Although stress (physical and psychological) isn’t the only reason that cortisol is secreted into the bloodstream, it has been termed “the stress hormone” because it’s also secreted in higher levels during the body’s “fight or flight” response to stress, and is responsible for several stress-related changes in the body.
Cortisol secretion results in increased heart rate and blood pressure and the temporary shut down of metabolic processes such as digestion, reproduction, growth, and immunity as a means of conserving energy for the stress response.
Cortisol Induces Protein Breakdown
The most famous stress-induced adrenal hormone is cortisol, a compound that preserves the carbohydrate energy stores (or glycogen) in your muscles. Unfortunately, in an attempt to conserve your remaining glycogen, cortisol converts muscle protein to carbohydrate for energy. Cortisol also inhibits protein synthesis, preferring to convert the dietary protein in your bloodstream to carbohydrate energy before it’s synthesized, rather than going to all the trouble of pulling protein out of muscle tissue.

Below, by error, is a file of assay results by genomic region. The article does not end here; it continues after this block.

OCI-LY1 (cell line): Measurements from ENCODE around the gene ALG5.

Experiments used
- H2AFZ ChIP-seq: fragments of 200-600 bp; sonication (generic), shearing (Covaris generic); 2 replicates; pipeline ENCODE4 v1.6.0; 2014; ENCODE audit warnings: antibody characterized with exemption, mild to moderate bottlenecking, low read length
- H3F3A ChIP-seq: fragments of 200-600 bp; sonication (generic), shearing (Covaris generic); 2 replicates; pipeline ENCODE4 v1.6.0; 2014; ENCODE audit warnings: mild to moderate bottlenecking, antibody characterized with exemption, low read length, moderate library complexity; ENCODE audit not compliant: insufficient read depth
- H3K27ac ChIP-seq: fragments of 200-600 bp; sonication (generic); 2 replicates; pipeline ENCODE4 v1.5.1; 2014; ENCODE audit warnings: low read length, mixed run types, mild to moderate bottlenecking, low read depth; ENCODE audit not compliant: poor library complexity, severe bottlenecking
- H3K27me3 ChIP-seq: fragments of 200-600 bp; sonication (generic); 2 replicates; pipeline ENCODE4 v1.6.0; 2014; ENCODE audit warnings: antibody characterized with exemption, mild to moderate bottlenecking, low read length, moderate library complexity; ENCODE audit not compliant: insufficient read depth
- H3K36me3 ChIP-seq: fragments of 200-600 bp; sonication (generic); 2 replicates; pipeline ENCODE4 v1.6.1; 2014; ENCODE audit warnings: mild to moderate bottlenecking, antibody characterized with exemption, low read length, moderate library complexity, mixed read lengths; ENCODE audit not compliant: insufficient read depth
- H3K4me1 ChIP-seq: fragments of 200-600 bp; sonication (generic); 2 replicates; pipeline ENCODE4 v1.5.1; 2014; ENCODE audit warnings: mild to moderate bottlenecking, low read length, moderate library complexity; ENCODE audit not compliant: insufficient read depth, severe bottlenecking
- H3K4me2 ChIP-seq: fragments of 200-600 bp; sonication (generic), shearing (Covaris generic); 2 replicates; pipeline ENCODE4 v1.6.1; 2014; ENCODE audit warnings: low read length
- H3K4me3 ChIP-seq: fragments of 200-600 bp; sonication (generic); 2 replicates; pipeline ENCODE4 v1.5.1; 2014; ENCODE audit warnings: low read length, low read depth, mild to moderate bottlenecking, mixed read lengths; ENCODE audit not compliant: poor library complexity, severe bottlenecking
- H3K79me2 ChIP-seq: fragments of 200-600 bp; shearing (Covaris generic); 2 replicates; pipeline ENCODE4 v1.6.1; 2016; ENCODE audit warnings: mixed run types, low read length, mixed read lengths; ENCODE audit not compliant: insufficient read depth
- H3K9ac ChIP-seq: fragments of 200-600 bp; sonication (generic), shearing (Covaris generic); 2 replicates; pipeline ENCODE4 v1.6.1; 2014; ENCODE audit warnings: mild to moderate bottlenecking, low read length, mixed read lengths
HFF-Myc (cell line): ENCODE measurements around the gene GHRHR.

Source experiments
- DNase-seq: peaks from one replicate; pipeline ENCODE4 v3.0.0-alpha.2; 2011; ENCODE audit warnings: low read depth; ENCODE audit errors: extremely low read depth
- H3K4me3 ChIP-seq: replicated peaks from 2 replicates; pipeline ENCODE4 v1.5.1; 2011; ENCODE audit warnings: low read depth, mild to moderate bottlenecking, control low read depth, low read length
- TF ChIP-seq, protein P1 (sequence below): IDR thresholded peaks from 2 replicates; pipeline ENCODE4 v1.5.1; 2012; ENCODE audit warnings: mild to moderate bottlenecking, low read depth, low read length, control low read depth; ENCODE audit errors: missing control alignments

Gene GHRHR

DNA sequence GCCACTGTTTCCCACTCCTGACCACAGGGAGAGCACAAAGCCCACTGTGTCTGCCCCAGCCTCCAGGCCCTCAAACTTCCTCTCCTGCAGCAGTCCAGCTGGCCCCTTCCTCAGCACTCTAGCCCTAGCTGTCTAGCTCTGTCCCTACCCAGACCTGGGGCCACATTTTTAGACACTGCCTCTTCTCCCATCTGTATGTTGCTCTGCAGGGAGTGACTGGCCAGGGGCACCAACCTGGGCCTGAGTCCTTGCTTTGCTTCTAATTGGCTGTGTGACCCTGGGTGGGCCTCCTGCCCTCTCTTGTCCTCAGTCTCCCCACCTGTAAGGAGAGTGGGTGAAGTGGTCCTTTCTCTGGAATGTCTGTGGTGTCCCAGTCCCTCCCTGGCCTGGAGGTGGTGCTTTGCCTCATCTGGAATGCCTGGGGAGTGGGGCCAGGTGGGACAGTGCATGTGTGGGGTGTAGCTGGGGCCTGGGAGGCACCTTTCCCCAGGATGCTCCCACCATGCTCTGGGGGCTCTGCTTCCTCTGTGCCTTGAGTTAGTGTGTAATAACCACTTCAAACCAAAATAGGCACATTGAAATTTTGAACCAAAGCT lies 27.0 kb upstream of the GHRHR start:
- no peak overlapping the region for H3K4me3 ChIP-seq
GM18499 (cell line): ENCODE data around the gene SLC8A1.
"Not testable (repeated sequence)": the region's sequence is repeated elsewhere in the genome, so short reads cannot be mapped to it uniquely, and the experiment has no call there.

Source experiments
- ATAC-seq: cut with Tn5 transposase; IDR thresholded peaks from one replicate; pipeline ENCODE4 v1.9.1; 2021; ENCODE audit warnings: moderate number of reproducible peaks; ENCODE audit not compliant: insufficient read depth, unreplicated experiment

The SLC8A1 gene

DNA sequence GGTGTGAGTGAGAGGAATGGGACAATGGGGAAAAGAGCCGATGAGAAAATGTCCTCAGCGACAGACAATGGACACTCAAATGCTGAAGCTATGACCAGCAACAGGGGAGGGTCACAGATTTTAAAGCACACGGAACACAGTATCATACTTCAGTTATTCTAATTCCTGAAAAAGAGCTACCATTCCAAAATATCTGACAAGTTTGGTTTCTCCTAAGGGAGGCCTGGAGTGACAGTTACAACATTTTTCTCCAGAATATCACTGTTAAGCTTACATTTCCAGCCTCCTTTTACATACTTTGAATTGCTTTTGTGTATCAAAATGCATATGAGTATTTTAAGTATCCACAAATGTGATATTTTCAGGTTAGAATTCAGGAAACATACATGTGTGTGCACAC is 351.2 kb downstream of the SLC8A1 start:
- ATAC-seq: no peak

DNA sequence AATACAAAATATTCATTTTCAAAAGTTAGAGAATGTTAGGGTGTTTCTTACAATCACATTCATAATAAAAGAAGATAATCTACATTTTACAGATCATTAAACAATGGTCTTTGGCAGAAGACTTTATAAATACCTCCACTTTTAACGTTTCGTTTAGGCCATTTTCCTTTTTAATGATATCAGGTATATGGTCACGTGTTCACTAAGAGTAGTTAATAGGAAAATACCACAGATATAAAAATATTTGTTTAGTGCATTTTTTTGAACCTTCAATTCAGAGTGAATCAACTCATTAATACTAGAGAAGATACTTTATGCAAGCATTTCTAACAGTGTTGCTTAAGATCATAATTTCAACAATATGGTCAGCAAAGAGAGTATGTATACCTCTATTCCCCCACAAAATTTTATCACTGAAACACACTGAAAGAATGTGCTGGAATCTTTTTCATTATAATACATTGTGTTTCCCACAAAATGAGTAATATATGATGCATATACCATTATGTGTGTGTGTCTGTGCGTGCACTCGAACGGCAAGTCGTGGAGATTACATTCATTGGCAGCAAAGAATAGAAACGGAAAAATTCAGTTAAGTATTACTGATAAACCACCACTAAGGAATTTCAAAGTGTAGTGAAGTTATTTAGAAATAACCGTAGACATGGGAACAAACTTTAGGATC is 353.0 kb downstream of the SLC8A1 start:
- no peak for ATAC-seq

Cortisol And Training Style
- Aerobic training stimulates a lower testosterone, and a higher cortisol response following a training session when compared to weight training. At the hormonal level, this is why aerobic training is very limited in making muscles grow in size.
- Weight training produces a much higher testosterone response, and lower overall cortisol response than aerobic training, which is the sole reason that weight training makes your muscles hypertrophy (grow), while aerobic training typically does not.